The right to protest is enshrined in law in countries all over the world. Internationally, Article 20 of the Universal Declaration of Human Rights states that “everyone has the right to freedom of peaceful assembly and association.” In the EU there is the European Convention on Human Rights (ECHR) which has its own version but includes much of the same as the Universal Declaration of Human Rights. Nationally, the UK Human Rights Act 1998 that was adopted in 2000 follows many of the rights that were set out in the ECHR but applied specifically to the UK. Across the pond in the USA, that right to protest is in the first amendment of their Constitution. In fact, if you go to any truly democratic country in the world, the freedom to protest is enshrined in law or it follows the internationally agreed declaration.

Keystone XL protests are one of the most well known fossil fuel protests in recent years (Source: Center for American Progress)

Of course there are countries that infringe on these rights and ban any protest. North Korea, China and Russia all have history of suppressing the right to protest, among many other basic human rights. Others are looking to suppress protests by targeting key individuals or making up charges to silence those that speak out. Take India for example – there are ongoing protests over recent laws passed to benefit large farming corporations and affect smaller country farmers. A number of activists have been jailed and beaten including a 22-year old who has been accused of sedition and conspiracy, simply for protesting.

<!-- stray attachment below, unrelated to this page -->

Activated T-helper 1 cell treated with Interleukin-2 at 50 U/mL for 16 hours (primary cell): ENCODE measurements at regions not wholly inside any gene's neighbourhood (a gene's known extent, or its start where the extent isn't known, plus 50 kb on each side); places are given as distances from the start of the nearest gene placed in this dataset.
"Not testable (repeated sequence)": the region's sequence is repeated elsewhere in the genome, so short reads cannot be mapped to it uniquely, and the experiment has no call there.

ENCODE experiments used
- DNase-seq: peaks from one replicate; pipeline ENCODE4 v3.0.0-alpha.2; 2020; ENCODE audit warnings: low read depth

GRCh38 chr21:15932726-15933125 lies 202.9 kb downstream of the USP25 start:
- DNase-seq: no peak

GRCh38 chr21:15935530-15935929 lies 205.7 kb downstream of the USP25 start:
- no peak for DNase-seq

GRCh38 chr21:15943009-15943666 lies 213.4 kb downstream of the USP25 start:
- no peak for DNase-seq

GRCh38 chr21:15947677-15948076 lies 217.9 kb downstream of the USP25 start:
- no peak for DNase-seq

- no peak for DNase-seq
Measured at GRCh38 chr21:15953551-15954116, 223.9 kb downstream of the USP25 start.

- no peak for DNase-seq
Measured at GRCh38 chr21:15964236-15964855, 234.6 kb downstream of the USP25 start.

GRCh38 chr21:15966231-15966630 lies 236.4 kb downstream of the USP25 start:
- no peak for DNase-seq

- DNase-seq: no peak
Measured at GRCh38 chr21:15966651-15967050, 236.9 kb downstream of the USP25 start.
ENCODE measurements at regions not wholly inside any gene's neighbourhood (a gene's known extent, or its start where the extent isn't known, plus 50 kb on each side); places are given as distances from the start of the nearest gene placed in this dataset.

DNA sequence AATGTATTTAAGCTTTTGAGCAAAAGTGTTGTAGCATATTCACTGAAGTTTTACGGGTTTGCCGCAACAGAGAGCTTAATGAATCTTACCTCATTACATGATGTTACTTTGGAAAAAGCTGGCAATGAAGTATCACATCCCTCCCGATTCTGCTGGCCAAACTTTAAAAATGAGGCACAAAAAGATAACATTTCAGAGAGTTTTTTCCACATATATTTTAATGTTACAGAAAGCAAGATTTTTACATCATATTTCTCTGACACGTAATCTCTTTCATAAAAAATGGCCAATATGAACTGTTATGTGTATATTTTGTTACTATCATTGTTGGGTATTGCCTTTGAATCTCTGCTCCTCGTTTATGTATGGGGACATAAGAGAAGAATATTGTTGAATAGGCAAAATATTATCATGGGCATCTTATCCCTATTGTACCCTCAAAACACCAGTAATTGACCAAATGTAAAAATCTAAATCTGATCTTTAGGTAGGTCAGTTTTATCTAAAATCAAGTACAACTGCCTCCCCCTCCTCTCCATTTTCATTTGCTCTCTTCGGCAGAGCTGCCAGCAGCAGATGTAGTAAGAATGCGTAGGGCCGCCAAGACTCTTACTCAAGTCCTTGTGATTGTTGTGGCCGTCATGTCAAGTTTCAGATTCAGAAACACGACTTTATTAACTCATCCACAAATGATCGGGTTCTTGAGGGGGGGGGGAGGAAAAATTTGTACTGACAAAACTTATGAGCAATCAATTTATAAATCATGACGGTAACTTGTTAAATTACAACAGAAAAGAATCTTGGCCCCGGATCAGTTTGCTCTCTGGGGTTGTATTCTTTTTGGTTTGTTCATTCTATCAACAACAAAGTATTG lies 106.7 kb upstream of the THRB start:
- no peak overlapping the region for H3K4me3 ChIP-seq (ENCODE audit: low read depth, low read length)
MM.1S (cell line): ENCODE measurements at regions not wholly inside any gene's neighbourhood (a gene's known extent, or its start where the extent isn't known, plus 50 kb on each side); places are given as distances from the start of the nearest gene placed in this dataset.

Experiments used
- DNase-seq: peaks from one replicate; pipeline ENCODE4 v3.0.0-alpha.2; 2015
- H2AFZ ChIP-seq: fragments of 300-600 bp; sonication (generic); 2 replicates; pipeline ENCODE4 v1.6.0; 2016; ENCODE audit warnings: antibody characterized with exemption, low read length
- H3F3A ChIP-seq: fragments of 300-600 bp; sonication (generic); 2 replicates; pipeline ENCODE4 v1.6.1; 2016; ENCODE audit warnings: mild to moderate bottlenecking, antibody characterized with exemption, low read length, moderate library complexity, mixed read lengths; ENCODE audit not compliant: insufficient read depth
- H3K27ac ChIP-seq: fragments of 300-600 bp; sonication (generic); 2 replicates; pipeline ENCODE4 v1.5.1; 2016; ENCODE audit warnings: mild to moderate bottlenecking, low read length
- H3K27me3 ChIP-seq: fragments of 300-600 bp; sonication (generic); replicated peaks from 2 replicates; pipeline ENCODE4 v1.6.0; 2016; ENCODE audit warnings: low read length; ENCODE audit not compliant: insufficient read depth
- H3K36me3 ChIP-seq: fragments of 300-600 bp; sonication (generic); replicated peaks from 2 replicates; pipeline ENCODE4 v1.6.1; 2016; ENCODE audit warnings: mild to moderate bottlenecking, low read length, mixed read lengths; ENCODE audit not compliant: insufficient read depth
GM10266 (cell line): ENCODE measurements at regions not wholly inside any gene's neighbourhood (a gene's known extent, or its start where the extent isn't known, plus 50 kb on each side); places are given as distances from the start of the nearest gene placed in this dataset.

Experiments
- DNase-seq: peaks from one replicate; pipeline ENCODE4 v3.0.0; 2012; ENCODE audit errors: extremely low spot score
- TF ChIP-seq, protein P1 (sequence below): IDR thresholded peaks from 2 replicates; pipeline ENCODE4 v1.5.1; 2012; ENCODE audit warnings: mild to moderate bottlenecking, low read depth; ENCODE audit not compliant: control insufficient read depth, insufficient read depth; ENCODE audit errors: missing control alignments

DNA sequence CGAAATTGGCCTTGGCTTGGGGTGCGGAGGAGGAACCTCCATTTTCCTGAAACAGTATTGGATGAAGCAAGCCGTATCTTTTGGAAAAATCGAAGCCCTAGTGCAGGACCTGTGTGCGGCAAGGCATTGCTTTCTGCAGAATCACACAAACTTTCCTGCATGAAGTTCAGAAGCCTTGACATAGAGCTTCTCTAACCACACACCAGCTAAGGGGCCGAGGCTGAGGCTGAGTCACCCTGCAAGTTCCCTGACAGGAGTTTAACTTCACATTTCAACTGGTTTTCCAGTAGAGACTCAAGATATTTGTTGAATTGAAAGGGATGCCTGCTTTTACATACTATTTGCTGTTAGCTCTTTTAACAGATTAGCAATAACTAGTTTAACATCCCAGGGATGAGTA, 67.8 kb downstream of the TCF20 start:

The issues of protesting in authoritarian countries can and have been discussed at length by people much more qualified than myself and so I won’t go into too much detail on them. Instead, this blog is to look at how countries that pride themselves on freedom are infringing on those rights to suppress people’s ability to protest when it comes to the climate emergency and the continued building of fossil fuel infrastructure that takes us further away from the climate action required.

In recent years, whether it was the global school strikes or extinction rebellion protests, there have been an increasing number of protests against the expansion of fossil fuel infrastructure regardless of the climate emergency we still seem to be moving towards despite the overwhelming amount of science showing what we face. Millions and millions of people have actively taken part in a collective call for action on the climate emergency, yet the influence of the fossil fuel industry is still so strong that we’re still not close to making the necessary change.